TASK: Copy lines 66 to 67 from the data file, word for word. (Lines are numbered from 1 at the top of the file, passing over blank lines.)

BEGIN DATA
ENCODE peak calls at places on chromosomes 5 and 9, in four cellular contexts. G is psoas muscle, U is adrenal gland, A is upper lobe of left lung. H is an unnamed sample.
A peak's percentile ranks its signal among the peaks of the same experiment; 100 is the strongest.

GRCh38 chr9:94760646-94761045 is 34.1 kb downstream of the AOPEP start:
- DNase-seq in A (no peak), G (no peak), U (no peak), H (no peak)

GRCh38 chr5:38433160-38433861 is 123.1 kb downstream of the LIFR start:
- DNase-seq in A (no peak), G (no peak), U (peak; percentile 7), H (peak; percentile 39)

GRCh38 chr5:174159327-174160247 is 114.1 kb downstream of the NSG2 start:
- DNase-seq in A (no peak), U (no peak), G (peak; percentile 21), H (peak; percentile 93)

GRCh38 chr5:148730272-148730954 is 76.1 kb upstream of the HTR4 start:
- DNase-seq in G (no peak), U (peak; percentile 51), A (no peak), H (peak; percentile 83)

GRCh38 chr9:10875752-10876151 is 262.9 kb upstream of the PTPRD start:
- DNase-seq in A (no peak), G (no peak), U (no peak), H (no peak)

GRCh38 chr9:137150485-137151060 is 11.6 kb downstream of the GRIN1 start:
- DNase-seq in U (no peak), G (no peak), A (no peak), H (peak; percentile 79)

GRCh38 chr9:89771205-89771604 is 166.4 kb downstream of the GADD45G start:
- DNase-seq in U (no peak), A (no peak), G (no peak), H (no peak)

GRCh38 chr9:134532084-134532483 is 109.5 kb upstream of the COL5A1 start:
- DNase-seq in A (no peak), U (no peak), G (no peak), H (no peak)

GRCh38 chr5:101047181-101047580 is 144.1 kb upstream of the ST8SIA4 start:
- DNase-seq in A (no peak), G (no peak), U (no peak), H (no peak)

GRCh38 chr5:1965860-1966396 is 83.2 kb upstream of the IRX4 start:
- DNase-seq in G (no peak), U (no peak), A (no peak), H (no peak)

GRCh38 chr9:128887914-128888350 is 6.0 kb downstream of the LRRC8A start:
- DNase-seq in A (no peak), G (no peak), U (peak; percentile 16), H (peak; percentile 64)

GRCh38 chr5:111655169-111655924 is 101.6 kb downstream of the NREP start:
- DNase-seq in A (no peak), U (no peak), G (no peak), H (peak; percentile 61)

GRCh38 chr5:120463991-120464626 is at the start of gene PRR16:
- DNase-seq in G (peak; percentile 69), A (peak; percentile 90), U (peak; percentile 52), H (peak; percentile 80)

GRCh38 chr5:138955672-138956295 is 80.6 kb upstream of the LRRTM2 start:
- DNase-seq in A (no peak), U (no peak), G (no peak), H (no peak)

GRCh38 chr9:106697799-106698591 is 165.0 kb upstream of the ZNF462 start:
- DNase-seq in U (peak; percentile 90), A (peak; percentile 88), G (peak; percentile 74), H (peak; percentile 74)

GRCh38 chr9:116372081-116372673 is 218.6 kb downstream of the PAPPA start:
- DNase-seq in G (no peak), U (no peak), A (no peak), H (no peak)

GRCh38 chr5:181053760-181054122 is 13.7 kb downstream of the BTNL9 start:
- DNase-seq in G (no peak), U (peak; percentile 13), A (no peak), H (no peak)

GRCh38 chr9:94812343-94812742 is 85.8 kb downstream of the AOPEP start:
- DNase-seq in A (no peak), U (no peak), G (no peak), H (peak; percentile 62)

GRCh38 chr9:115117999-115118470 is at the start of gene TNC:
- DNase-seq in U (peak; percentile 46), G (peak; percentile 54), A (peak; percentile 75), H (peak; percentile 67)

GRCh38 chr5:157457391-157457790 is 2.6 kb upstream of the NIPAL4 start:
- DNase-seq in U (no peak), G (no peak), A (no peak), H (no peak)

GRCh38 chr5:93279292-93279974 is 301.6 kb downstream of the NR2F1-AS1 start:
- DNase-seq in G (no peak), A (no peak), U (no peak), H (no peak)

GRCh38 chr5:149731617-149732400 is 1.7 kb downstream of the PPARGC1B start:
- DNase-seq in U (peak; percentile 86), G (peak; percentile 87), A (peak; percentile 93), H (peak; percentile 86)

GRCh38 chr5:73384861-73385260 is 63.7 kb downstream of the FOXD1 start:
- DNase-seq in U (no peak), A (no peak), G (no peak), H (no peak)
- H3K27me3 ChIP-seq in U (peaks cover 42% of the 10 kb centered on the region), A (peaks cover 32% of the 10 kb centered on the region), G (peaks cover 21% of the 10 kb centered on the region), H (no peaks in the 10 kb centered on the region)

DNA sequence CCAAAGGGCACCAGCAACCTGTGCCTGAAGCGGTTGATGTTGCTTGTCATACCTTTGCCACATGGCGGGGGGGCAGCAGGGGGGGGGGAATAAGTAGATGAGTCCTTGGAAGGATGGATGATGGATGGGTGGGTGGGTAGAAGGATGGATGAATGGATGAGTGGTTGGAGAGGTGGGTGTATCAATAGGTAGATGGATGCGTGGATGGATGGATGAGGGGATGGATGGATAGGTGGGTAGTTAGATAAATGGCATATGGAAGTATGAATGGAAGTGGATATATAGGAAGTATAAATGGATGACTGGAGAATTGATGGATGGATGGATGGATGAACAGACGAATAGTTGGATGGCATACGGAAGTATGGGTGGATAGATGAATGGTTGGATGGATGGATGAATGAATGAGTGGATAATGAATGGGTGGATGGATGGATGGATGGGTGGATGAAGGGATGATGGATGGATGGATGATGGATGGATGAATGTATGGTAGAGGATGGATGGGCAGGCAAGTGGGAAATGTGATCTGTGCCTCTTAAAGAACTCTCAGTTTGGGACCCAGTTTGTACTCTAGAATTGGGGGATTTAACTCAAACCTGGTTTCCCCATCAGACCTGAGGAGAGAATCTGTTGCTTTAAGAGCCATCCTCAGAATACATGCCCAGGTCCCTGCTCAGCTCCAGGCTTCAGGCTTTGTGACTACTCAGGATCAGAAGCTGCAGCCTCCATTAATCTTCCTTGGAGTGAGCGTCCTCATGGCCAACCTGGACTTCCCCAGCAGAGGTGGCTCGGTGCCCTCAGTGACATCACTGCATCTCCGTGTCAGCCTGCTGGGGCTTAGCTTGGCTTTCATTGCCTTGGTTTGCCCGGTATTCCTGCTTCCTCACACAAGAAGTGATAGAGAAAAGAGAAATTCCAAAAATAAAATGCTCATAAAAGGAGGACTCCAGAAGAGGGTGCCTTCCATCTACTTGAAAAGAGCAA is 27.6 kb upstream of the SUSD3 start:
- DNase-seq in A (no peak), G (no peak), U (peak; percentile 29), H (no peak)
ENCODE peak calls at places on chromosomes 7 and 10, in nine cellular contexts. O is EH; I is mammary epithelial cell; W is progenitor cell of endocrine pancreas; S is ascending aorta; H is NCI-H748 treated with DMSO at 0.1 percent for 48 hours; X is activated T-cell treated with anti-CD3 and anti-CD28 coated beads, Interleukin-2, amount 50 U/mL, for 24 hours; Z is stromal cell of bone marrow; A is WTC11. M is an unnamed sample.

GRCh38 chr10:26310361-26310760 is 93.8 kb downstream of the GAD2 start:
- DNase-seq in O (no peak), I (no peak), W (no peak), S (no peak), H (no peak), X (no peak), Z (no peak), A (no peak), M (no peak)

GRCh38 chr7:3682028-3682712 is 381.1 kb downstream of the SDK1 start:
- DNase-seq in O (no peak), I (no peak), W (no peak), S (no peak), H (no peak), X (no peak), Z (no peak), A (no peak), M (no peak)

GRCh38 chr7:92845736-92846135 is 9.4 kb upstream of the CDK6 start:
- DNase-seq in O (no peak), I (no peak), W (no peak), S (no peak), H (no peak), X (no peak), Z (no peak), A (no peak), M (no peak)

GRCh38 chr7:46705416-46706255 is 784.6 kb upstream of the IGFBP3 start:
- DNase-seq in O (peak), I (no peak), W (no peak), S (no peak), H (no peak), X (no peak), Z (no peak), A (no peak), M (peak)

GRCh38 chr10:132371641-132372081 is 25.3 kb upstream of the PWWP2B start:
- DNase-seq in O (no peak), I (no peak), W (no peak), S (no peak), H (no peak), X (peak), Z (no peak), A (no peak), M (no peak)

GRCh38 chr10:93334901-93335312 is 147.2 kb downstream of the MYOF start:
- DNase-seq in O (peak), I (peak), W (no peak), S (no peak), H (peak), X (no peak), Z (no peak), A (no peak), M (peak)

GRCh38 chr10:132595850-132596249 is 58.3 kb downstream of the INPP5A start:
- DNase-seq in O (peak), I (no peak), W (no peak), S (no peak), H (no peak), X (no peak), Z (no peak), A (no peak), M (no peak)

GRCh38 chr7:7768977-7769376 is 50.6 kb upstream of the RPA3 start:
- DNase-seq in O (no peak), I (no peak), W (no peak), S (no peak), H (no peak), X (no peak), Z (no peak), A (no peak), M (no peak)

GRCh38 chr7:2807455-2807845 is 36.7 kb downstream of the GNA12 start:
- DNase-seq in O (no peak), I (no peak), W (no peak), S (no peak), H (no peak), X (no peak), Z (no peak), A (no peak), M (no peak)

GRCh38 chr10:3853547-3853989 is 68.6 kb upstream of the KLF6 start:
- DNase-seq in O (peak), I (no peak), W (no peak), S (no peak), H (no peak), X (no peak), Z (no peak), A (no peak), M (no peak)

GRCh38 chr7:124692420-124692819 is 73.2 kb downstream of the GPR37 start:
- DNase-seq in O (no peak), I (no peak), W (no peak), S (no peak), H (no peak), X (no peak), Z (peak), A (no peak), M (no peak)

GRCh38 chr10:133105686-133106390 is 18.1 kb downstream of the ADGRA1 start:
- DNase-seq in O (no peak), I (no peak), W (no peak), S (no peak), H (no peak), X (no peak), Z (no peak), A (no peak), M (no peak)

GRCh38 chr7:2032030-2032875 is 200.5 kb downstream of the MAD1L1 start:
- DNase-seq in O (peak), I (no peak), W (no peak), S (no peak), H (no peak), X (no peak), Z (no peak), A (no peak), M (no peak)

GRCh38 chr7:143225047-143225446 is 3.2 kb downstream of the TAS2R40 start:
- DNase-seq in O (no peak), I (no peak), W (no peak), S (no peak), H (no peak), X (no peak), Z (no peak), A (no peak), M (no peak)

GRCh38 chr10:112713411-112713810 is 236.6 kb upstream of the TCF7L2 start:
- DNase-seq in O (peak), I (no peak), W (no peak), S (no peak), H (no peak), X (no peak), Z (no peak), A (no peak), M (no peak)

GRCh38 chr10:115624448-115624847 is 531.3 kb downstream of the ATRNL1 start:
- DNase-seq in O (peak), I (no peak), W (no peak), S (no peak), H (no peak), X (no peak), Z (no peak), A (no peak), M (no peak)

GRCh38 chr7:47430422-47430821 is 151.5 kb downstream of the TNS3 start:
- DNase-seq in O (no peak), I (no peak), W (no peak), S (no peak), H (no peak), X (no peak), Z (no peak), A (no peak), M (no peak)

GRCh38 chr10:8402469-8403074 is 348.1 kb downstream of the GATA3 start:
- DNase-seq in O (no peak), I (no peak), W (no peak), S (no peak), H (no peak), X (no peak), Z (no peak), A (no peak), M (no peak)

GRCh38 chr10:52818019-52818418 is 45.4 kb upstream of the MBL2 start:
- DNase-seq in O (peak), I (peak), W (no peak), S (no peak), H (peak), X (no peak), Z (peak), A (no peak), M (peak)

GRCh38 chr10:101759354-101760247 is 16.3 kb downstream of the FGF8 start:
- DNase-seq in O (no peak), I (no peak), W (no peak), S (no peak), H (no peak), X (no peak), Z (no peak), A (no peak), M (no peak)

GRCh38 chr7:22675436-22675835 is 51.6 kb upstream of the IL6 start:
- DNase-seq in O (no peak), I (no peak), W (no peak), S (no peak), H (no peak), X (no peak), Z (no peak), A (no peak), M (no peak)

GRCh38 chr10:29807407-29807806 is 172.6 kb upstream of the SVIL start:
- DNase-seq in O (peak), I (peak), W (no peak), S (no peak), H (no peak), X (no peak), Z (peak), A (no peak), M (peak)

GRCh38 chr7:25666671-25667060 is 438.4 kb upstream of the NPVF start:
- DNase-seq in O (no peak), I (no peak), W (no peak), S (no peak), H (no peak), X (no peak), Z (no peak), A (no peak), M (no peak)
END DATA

- DNase-seq in O (peak), I (no peak), W (no peak), S (no peak), H (no peak), X (no peak), Z (no peak), A (no peak), M (no peak)

GRCh38 chr7:7768977-7769376 is 50.6 kb upstream of the RPA3 start: